Boring Postcards redux

One of my favourite artbooks is Boring Postcards by Martin Parr. It elevates the worst examples of the humble picture postcard to art. You can see my 2009 post about the book here where I gave it five stars it was that good. 

Another of the things I brought back from my Mum’s was her postcard collection.  Two big shoeboxes stuffed with every postcard she’d ever received and many, many blank ones too.  My daughter and I have been spending the morning sorting them a bit into locations.  We’ve come across many interesting ones, but the most fascinating are almost by definitition the most boring!  Here are a few for your delectation …

The Civic Centre, Plymouth which seems to have been sent to show the recipient where Guildhall is – ie behind the office tower block.

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Then below we have another civic centre or Stadhuis in this case, in Brunssum in Holland.   Dated 1981 and sent to my Mum at work from ‘R’ – very mysterious!

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Next comes the Motel des Pierrettes, 5 minutes from Lausanne in Switzerland. It always gets me that people send postcards of their hotel, when the view would be nicer – but perhaps less interesting.  Sent by my great-aunt in 1965.


The fourth card is a classic – doesn’t that just make you want to pack up everything and head down to Dorset and stay in a caravan in a crowded field in rather overcast weather?  This was to my Mum from Win – not quite sure of the family relationship, but she was off to Barrow next in 1959.

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Next a postcard from September 1954 – from Butlins Ocean Hotel at Brighton. It’s addressed to ‘Mrs Thorn’ and the other occupants of her office and it’s from ‘Ray’. This is significant, because my Mum, Mrs Thorn was just back from her honeymoon in August. The card was sent by a colleague in Brighton at a Bowls tournament.

The last pair are a little less boring but no less interesting, well to me anyway …

We have a card from Butlin’s Holiday Camp somewhere in Northern Island.  The card appears to be hand-tinted – the colours of the ballgowns standing out rather violently.  On the back my late Uncle Brian thanks my Mum for the shirt.

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And finally, a very oddly coloured card of the Salle de la Roulette in the Casino at Monte-Carlo. I chose this one as, empty, the room is strange and although ornate, rather unspectacular considering its reputation.  I imagine this room humming and full of glamorous film stars and men in tuxedos – where’s 007 when you need him?  A vintage 1960s scene, sent to my Mum at work from one of her friends.

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 Well I hope you enjoyed these works of art. I will get back to writing about books soon, although I do have some other treasures from my Mum’s archive stored up to share too.

To purchase the book mentioned from, click below:
Boring Postcards by Martin Parr

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0 thoughts on “Boring Postcards redux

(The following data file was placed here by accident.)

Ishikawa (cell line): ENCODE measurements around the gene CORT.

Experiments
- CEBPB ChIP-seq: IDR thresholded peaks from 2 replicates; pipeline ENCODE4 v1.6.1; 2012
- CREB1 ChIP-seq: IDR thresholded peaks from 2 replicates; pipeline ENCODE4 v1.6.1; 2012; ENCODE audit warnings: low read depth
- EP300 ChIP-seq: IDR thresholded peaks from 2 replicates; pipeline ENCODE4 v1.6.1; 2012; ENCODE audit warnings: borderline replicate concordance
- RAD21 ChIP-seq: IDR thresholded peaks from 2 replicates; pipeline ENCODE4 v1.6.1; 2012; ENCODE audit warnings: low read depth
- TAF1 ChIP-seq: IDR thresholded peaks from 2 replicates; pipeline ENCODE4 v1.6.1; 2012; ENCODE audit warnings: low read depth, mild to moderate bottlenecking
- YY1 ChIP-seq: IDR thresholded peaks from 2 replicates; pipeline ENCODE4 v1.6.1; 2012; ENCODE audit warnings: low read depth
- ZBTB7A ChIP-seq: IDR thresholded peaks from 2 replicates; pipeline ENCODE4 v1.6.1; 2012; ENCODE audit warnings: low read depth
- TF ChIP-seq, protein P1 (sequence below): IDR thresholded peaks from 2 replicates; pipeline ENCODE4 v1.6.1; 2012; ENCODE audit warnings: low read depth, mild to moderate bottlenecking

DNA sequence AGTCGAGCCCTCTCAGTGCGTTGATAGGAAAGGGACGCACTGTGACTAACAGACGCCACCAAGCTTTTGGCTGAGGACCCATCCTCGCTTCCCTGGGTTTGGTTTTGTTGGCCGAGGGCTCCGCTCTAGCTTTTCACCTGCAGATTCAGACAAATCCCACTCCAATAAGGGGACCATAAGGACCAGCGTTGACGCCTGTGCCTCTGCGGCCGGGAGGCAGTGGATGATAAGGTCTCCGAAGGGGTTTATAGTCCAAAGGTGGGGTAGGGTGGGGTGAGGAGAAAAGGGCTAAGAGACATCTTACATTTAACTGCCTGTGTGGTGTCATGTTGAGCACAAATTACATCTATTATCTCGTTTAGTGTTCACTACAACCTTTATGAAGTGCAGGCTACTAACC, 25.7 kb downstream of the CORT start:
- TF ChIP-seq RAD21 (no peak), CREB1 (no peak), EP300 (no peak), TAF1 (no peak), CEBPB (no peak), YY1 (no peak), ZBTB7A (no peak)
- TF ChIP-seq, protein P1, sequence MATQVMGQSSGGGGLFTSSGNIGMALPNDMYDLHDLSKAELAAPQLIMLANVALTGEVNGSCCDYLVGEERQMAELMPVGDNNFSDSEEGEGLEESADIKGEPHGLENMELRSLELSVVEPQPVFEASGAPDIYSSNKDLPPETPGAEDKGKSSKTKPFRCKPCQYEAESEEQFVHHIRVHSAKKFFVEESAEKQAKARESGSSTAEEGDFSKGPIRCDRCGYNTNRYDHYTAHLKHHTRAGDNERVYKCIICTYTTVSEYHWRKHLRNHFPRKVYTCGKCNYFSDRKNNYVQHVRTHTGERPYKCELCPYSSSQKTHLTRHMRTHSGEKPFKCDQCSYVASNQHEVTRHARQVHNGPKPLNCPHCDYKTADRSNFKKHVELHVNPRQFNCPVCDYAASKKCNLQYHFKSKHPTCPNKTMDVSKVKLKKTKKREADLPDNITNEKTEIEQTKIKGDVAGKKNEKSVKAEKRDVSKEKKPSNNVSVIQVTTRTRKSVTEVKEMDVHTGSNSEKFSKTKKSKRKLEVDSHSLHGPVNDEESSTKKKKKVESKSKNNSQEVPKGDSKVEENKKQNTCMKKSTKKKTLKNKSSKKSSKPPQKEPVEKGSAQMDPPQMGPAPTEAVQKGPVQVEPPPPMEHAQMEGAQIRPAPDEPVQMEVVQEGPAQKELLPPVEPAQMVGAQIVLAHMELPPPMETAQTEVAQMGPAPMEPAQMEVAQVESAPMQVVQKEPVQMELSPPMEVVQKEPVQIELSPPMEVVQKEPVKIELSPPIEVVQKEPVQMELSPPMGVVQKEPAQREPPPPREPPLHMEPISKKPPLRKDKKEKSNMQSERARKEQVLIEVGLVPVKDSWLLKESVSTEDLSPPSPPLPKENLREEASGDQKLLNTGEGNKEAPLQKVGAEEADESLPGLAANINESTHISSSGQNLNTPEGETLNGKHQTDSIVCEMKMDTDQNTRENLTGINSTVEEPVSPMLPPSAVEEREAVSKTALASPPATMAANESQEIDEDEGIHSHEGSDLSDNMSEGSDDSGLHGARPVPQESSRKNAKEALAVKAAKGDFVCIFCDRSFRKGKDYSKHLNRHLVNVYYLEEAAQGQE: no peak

1. Yvonne says:

    My mother-in-law went through a phase of collecting postcards. This was quite a few years ago and as far as I know, she still has them all, squirreled away in the attic. So I guess that in time, we will be making the same sorts of discoveries as you have done.
    She has also kept every single greetings card that the three children and three grandchildren have ever sent her.
    Give how long this sorting out exercise has taken your family, I have a rough idea of what will be coming our way.

  2. gaskella says:

    Yvonne, it is taking a lot of work, but is incredibly interesting. I collect postcards too – although just art and architecture ones – like mother like daughter!

  3. Christy says:

    Very cool! The motel one is my favorite for the kitschy color, although the postcard of the empty casino is also strangely compelling.

    • gaskella says:

      I love your Seaford one Tom – funnily enough that was my Mum’s favourite seaside trip venue in later life – although your spoof postcard doesn’t make it look very attractive!

    • gaskella says:

      I’m loving looking at them all. The sent ones are always better than the blanks though, as they have a story to tell. It’s nice that I’ve found all the cards I sent her, so now I can date all the holidays that have become a bit vague too!

  4. Yvonne says:

    Was talking to mother-in-law and apparently she has a similar card to your ‘Butlins’ one, afew years later, and from Minehead. There isn’t much difference between them. I might even persuade her to get them down from the loft, one of these days, whilst she is still here to tell us the stories behind them all.

  5. LizF says:

    Hand tinted pictures are always fascinating – you just wonder why they let colour blind people do it though!
    My granddad travelled a lot in Europe and Scandinavia in the 1920’s when he worked in sales for a woollen mill in Batley and I have a whole box of postcards he sent back to my mum when she was very little which always fascinated me when I was a little girl because we didn’t go anywhere half as interesting!
    I particularly liked the one he sent from Switzerland with a picture of the St Bernard dogs which used to be sent out to search for people lost in the Alps and appear to have been based at a monastery!

    • gaskella says:

      They are wonderful aren’t they. I’ll be adding the family ones to my own collection certainly.

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